How Does Poe Use Allusions To Life And Death

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"OF THE TIME THAT FLIES" (POE) Time is eternal and never stopping. Life is finite and death is unescapable. In Edgar Allen Poe's short story "The Masque of the Red Death" time is used as an essential element to show that no one can escape death. Poe uses plenty of allegory in his short story to allude to a time and place without any specifics. The reader is meant to conjure up his or her own time and setting for the story to take place. The allusions to life and death are found throughout the story with the reader having to recognize the meanings. Poe's usage of the coined term "Red Death" is the first reference to a time and place in the short story. He follows up with multiple subtle mentions of denominations of time itself and then the descriptive mention of the gigantic clock of ebony all…show more content…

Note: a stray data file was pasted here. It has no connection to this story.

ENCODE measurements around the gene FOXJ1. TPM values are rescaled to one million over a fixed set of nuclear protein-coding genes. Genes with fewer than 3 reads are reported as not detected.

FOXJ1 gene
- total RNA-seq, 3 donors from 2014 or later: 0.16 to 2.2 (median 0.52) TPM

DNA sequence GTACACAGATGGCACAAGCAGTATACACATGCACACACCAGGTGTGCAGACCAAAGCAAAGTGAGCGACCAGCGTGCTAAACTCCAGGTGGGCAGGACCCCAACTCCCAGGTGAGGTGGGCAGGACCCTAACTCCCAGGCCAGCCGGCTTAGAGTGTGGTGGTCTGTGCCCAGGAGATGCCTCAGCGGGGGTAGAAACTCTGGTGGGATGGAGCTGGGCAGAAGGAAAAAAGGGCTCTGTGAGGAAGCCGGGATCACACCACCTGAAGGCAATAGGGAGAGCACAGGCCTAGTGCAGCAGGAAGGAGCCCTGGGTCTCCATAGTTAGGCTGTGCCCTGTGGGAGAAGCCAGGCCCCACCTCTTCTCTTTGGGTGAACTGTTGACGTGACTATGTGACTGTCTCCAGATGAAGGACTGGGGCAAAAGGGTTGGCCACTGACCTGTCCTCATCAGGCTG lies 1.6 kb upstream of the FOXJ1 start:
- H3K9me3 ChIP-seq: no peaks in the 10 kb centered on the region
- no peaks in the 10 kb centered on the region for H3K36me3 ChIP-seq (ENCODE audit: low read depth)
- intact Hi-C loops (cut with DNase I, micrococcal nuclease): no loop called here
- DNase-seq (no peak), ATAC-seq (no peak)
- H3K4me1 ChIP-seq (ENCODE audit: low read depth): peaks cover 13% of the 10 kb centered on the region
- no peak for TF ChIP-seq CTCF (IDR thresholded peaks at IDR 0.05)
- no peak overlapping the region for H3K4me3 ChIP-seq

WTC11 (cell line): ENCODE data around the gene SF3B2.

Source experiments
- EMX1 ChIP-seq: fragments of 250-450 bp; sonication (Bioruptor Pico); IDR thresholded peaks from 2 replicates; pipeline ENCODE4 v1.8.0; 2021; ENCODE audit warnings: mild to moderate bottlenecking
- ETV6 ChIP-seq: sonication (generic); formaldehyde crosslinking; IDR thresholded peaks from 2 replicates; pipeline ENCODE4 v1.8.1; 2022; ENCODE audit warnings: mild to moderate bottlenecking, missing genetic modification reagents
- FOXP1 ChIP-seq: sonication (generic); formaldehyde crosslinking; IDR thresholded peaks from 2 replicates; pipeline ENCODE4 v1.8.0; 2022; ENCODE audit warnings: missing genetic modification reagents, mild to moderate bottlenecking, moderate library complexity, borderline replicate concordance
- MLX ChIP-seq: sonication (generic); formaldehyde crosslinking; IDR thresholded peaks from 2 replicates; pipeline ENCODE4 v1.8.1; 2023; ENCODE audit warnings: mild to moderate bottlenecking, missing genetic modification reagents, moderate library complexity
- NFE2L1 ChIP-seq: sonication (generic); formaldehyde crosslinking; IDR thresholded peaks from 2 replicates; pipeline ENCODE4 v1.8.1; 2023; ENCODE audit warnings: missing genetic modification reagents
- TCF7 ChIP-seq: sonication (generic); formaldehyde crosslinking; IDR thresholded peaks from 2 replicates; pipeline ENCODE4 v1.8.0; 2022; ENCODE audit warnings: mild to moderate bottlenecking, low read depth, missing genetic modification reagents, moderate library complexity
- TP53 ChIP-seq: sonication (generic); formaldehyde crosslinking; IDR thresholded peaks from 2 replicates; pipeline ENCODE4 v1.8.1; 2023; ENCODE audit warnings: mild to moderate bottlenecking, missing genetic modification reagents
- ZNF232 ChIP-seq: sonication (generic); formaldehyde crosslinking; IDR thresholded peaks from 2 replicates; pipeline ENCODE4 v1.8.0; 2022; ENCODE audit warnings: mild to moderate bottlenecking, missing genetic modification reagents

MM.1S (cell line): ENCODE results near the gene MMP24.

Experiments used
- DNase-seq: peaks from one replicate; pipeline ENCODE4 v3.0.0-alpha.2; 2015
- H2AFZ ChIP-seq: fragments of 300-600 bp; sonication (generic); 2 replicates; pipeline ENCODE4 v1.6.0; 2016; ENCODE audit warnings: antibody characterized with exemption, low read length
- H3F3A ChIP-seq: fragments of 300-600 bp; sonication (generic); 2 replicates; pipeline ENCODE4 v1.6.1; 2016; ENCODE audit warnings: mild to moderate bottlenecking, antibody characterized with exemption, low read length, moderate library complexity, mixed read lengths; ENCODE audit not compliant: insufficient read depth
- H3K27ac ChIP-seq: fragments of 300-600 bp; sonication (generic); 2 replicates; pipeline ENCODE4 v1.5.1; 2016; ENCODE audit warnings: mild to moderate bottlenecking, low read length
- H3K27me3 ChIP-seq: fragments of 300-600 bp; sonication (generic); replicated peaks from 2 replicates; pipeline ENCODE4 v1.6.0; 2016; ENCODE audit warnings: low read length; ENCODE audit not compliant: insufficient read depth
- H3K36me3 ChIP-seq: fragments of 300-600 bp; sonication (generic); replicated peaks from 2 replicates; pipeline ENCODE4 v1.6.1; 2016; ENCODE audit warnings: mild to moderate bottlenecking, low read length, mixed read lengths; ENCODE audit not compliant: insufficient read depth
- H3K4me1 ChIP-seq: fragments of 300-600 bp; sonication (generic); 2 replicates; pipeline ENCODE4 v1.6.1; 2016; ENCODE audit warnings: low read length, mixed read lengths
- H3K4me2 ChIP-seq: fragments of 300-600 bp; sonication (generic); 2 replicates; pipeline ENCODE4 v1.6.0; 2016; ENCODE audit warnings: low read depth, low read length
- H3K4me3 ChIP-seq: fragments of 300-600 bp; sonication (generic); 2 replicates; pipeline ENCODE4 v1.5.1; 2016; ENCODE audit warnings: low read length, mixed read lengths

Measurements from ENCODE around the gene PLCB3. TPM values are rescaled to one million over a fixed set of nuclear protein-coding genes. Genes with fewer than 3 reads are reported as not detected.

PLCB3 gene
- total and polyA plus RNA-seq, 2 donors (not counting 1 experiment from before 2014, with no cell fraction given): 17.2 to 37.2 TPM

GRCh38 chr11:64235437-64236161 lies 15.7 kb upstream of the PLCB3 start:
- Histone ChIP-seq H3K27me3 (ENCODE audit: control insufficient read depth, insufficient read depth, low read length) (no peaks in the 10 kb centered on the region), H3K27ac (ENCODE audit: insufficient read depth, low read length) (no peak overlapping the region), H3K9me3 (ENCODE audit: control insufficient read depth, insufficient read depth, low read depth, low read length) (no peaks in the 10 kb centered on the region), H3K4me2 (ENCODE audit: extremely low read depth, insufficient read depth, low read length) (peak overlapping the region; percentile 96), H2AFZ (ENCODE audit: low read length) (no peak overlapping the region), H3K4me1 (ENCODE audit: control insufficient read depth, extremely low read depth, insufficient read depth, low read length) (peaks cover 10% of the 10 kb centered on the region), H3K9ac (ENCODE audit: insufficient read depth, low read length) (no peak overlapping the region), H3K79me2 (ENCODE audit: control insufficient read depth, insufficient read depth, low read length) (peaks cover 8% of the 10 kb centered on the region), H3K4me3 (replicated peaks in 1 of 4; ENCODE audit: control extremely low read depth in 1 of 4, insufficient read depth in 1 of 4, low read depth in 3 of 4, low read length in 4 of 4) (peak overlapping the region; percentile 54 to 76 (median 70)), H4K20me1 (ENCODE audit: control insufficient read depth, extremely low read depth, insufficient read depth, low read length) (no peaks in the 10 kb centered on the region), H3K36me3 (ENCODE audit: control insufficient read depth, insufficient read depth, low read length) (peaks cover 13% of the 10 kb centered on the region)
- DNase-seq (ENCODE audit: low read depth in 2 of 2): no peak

Poe's short story follows the eccentric behavior of Prince Prospero, who while his country was suffering from the plague of the "Red Death" decides to ensconce one thousand of his closest friends, all of nobility, in a castle to protect themselves from the plague and ultimately death. Prince Prospero holds a masquerade ball of unusual magnificence for all of his friends’. He adorns seven bizarre and elaborate colored rooms that were in the Prince's peculiar tastes. The Prince also requires all attendees to dress in the grotesque. However, the masquerade has one uninvited guest as Death himself decides to attend the party. The author uses all these elements to set up the idea that death is inescapable and that eventually, everyone's time is up. Ironically, this may have been foreshadowing for Poe's

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